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You have to make sales before you can start projects, and you have to start projects before you can recognize income from them. But you won't make any sales unless you have a supply of qualified leads in your pipeline - prospects you can engage in order to close a sale and start a job.


Visit the Business Technology forum at to download the spreadsheet tools we've put together. While you're at it, join the conversation.

What Is a Qualified Sales Lead?

I don't consider a sales lead "qualified" unless it meets three conditions: The prospects must be ready, willing, and able to purchase whatever it is they are interested in getting from you. You should get into the habit of ranking every sales lead A, B, C, or D based on those three criteria.

A lead: three out of three. Prospects who are ready, willing, and able are prospects you should be able to close easily and quickly, assuming that what your company does meets their needs. Your marketing efforts should be focused on bringing in ready-willing-able prospects - and once you have accomplished that, the bulk of your sales efforts should be directed at turning those prospects into customers.

B lead: two out of three. If the missing factor is "willing," your skill in sales and presentation should convert these prospects to an A and get you the job. "Not ready" might mean something else has to happen before the prospects can move forward - they have to sell an existing home or wait until their youngest child starts school. "Not able" means they have financial issues you may be able to help them solve.

C lead: one out of three. How you deal with C prospects depends entirely on what's missing. If they're able - meaning they have the funds - but not willing or ready, they're in the driver's seat and you could waste a lot of time and effort chasing them.

D lead: zero out of three. While D leads are not useful in the short term, you should still have a way to stay in touch with these prospects. Remember that even though they were not able to do business with you, they could still provide a referral to someone they know who is an A prospect. But that will happen only if you treated them professionally and with courtesy.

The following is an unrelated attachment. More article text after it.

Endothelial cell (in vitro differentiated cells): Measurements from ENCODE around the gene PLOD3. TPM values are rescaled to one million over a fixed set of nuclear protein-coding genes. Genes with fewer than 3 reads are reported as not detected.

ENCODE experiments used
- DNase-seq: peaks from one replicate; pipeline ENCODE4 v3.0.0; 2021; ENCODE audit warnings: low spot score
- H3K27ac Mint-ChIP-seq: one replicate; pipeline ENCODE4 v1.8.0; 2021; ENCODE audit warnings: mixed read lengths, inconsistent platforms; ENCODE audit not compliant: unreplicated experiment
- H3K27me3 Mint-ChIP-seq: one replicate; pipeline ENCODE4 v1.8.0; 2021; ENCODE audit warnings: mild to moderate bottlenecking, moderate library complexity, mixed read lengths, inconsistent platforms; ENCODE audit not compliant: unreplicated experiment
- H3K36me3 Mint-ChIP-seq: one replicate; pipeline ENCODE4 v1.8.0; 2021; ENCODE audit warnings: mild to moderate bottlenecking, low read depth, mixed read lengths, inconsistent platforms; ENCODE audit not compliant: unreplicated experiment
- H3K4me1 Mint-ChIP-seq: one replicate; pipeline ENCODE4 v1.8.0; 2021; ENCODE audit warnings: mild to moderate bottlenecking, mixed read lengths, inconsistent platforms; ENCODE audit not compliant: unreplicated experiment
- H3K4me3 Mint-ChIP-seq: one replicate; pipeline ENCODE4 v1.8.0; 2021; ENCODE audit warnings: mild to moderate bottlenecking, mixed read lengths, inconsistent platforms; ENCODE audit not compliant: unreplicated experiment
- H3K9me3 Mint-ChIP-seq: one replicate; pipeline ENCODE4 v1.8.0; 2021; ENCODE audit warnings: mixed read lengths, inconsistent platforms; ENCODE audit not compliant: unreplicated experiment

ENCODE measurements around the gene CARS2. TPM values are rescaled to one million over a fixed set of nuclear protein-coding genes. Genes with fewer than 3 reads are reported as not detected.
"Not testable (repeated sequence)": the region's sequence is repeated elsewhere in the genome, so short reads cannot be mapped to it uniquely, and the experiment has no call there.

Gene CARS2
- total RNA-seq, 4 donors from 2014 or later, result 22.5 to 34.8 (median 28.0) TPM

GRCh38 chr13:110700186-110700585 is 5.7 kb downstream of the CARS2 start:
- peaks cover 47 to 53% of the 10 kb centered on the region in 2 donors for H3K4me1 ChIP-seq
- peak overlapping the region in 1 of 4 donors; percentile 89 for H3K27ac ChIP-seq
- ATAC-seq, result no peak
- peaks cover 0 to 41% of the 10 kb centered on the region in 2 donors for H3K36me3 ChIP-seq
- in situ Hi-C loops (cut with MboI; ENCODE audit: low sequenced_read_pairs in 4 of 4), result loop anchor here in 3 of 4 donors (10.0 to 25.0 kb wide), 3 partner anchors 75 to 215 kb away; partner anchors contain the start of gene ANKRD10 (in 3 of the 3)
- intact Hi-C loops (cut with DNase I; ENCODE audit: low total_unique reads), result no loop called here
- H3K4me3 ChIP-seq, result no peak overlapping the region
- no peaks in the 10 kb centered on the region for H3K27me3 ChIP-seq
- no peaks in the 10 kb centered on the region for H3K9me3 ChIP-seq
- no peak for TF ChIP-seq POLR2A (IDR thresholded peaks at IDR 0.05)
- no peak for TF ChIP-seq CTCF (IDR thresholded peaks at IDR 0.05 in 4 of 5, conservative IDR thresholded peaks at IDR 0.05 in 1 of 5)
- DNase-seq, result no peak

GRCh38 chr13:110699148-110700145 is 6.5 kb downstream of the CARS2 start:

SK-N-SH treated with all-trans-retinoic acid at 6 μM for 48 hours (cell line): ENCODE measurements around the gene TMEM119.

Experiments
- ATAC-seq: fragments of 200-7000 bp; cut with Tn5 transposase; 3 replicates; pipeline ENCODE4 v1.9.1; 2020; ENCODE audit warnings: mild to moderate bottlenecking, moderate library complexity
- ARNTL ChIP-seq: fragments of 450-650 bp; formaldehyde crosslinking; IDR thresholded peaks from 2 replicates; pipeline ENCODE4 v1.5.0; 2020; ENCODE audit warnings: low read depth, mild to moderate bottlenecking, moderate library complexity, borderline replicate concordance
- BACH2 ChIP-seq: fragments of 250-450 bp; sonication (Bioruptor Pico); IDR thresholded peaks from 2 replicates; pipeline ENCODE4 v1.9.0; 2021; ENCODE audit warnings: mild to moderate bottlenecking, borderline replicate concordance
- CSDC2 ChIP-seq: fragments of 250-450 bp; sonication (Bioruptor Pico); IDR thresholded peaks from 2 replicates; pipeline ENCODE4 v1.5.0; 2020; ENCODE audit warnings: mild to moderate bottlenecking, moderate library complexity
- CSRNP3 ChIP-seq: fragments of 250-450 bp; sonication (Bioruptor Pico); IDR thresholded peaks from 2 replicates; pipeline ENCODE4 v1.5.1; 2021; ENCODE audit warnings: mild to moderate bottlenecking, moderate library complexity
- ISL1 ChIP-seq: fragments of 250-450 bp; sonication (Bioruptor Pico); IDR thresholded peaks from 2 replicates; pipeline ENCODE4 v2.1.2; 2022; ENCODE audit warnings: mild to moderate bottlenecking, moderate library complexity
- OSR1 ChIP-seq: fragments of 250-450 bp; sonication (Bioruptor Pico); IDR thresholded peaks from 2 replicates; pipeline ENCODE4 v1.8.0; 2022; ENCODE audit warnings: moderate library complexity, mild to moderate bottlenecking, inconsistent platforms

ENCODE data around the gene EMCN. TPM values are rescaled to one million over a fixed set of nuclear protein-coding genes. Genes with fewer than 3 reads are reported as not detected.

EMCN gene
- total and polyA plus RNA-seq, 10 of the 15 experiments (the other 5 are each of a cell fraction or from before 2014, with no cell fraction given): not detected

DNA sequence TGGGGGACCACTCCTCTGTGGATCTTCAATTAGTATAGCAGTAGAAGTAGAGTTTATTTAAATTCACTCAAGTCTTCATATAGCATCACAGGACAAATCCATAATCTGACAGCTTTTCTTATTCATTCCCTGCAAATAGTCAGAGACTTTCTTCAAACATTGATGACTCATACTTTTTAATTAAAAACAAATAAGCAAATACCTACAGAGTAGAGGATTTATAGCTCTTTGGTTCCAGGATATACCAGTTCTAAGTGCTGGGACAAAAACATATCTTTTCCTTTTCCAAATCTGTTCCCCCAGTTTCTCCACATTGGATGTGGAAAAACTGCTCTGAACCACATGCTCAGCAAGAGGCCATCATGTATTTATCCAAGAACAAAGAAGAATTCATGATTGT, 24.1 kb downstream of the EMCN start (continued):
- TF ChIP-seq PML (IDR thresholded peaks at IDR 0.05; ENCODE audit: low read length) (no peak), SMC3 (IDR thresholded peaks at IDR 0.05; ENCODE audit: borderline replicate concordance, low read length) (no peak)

Tracking Leads to Sales

Last month we rolled out version 1.0 of the JLC project budget calculator. If you haven't done so already, I'd urge you to download it and spend a couple hours using it to determine your annual fixed-overhead, break-even project budget and a month-by-month budget of the jobs necessary to meet your financial goals for the year. Post your questions at our Business Technology forum at jlconline .com and I'll be glad to help you use the workbook.

The budget calculator tracks five job categories - remodeling, handyman, new construction, commercial, and "other." This month I'm uploading another workbook, one that tracks sales leads in those five categories. It converts your jobs budget (last month's column) into a monthly plan for sales you'll need to make and projects you'll need to start in order to actually recognize your income goals. The workbook also uses your historical marketing expenses to predict what you'll need to spend next year. It can be used in conjunction with last month's spreadsheet or as a stand-alone tool.

We're going to talk in detail about how you should handle your B, C, and D leads in a future column. It's critically important to the health of your business that you establish a way to stay engaged with those B, C, and D prospects and help move them to an A. The recent boom of social networking sites is one way to build and maintain an "affinity group" without spending a lot of money.

Using the Calculator

Click the Company Setup worksheet (see Figure 1) and enter the information it's asking for in the blue cells. As was the case last month, there is a complete set of instructions on the first worksheet, so I won't repeat all of them here. Again, green cells are where you can tweak the workbook to fit your business. Be sure to use the red triangle comments - they'll help you along the way.


Figure 1. Use the Company Setup worksheet to enter your historical advertising and marketing dollars and cycle times. Be sure to read the embedded comments by hovering your mouse over the red triangles. The Jobs Budget can be calculated using the spreadsheet created for last month's column and available for download at